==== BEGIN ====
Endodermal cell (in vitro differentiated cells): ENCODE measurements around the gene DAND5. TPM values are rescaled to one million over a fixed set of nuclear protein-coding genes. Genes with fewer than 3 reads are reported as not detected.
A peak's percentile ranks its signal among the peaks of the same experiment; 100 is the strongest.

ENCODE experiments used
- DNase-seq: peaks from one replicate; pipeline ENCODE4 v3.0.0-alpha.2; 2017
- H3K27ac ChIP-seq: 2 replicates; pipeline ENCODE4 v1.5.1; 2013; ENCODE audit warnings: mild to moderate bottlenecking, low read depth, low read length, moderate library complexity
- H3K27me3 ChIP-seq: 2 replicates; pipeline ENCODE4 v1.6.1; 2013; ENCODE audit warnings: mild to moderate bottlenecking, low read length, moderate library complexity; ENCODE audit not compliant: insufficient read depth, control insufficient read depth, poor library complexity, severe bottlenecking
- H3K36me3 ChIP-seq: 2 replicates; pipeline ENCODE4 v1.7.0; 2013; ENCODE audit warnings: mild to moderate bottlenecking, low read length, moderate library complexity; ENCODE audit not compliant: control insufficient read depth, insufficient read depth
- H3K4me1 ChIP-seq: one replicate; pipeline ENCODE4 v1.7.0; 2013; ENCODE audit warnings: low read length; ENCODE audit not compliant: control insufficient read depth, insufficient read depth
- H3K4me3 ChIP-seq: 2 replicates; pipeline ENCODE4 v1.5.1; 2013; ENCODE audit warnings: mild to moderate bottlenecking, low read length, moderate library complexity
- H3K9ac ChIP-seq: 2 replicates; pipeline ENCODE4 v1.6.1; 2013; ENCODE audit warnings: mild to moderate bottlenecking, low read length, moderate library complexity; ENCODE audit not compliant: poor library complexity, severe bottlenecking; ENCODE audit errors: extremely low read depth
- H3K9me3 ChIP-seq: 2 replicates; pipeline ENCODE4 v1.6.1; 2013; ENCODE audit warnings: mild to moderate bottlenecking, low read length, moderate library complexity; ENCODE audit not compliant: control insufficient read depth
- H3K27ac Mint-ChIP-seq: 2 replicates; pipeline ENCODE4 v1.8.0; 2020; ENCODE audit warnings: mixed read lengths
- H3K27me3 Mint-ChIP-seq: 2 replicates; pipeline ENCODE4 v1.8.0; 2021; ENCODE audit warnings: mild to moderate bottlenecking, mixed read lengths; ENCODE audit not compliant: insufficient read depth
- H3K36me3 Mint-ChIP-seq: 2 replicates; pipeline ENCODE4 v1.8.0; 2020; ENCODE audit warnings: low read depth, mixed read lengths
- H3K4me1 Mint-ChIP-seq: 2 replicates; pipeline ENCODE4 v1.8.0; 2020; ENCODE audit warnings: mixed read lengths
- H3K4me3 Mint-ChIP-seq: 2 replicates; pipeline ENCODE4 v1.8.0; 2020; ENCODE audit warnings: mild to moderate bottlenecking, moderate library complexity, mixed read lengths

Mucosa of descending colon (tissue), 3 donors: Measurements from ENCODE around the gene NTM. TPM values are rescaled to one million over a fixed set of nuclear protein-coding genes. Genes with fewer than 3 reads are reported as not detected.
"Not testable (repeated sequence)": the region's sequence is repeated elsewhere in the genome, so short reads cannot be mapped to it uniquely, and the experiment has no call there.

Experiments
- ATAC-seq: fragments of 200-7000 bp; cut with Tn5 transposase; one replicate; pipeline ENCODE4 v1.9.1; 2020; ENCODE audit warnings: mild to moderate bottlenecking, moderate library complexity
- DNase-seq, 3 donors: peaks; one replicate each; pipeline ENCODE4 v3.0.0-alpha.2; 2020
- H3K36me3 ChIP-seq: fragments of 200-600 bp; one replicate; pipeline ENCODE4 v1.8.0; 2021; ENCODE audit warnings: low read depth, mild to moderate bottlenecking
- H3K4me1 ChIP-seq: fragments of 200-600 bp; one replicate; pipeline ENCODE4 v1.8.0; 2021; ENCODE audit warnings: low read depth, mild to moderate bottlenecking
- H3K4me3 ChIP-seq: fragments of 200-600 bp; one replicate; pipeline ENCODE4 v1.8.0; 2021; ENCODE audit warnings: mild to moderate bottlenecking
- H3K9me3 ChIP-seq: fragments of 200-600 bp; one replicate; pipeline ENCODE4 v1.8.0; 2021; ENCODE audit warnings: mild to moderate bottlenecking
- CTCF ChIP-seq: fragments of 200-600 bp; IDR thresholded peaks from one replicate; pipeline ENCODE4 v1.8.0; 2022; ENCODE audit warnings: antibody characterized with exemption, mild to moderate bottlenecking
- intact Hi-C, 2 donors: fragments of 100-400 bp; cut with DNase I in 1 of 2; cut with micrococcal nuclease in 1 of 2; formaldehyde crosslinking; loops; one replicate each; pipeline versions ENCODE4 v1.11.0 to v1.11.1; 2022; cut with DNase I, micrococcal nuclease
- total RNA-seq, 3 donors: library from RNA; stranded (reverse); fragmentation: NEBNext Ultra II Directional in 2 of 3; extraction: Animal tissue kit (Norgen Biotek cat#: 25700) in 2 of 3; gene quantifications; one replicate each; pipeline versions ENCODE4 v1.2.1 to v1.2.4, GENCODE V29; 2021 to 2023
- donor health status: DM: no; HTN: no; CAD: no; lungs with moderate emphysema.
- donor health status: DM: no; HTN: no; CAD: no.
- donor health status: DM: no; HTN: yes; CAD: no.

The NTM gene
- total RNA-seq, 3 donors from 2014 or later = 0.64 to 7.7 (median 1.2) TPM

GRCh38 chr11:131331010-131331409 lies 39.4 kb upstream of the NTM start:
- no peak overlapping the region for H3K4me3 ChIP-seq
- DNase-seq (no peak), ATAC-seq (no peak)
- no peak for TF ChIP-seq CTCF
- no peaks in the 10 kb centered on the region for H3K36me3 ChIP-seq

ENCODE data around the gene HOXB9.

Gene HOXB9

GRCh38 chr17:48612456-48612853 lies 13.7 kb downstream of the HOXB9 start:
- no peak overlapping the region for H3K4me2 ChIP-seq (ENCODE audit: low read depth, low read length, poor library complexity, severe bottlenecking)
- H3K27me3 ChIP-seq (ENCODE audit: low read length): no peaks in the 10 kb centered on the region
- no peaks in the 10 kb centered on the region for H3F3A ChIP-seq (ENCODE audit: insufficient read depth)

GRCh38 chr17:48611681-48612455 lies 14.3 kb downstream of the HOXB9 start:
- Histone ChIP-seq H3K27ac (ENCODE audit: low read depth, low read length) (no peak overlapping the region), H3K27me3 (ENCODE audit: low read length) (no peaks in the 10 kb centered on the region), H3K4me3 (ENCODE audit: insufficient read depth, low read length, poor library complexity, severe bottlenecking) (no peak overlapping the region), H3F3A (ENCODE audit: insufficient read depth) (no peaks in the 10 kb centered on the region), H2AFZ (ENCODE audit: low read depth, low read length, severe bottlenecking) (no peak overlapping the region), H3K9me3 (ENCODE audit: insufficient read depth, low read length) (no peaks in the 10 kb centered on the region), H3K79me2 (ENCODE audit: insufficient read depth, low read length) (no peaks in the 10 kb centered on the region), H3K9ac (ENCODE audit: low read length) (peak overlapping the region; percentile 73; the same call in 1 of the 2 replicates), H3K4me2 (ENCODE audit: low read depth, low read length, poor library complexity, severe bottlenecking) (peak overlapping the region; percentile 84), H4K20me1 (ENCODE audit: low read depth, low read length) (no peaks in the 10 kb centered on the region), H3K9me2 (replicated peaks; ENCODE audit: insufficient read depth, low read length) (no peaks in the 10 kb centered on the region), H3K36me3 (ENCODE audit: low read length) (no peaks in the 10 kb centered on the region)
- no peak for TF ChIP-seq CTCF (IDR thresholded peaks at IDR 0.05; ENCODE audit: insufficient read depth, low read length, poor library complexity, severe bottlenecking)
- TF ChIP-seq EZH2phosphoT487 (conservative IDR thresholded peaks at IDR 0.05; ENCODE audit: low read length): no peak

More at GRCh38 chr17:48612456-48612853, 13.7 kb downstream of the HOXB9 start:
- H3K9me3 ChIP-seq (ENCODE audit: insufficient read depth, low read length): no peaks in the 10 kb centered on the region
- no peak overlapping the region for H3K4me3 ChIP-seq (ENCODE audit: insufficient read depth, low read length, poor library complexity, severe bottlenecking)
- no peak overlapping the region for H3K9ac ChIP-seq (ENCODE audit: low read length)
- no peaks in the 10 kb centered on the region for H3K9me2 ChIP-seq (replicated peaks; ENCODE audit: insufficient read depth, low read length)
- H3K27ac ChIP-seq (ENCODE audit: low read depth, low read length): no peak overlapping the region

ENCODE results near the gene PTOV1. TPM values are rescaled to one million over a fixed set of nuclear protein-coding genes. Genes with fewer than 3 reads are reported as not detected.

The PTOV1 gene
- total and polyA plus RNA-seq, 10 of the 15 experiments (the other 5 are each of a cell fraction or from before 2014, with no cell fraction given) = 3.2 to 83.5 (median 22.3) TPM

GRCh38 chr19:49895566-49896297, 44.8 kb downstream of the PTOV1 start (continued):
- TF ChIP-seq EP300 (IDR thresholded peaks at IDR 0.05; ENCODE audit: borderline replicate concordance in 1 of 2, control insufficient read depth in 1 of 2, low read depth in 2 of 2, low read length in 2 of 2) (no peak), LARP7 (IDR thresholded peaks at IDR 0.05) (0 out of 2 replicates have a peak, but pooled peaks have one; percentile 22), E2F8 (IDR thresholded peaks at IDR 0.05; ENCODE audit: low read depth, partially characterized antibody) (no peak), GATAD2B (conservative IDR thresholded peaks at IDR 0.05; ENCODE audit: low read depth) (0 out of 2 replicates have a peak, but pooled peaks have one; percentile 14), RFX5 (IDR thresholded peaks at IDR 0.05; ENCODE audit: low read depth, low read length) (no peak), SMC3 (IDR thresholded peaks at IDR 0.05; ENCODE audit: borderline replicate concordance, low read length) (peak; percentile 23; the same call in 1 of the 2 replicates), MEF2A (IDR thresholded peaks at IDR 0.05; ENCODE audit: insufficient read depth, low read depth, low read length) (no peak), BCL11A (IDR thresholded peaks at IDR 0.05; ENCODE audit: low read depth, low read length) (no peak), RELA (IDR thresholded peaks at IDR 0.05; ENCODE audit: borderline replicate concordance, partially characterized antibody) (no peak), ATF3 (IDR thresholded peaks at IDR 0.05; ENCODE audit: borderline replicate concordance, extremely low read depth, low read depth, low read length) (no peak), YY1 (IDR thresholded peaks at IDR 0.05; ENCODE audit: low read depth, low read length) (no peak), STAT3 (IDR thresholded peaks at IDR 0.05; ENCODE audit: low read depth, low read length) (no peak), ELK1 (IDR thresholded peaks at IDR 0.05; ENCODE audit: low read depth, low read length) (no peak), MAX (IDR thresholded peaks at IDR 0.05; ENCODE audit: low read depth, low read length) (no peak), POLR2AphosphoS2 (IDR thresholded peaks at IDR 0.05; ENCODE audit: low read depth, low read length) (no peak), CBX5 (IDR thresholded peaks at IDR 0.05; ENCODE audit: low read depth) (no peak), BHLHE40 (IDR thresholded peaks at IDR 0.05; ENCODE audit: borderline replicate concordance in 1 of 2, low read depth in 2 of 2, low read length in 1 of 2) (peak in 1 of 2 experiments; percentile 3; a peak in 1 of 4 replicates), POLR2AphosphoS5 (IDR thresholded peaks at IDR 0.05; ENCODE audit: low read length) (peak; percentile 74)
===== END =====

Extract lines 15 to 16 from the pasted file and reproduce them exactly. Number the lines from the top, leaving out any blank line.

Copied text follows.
- H3K4me1 Mint-ChIP-seq: 2 replicates; pipeline ENCODE4 v1.8.0; 2020; ENCODE audit warnings: mixed read lengths
- H3K4me3 Mint-ChIP-seq: 2 replicates; pipeline ENCODE4 v1.8.0; 2020; ENCODE audit warnings: mild to moderate bottlenecking, moderate library complexity, mixed read lengths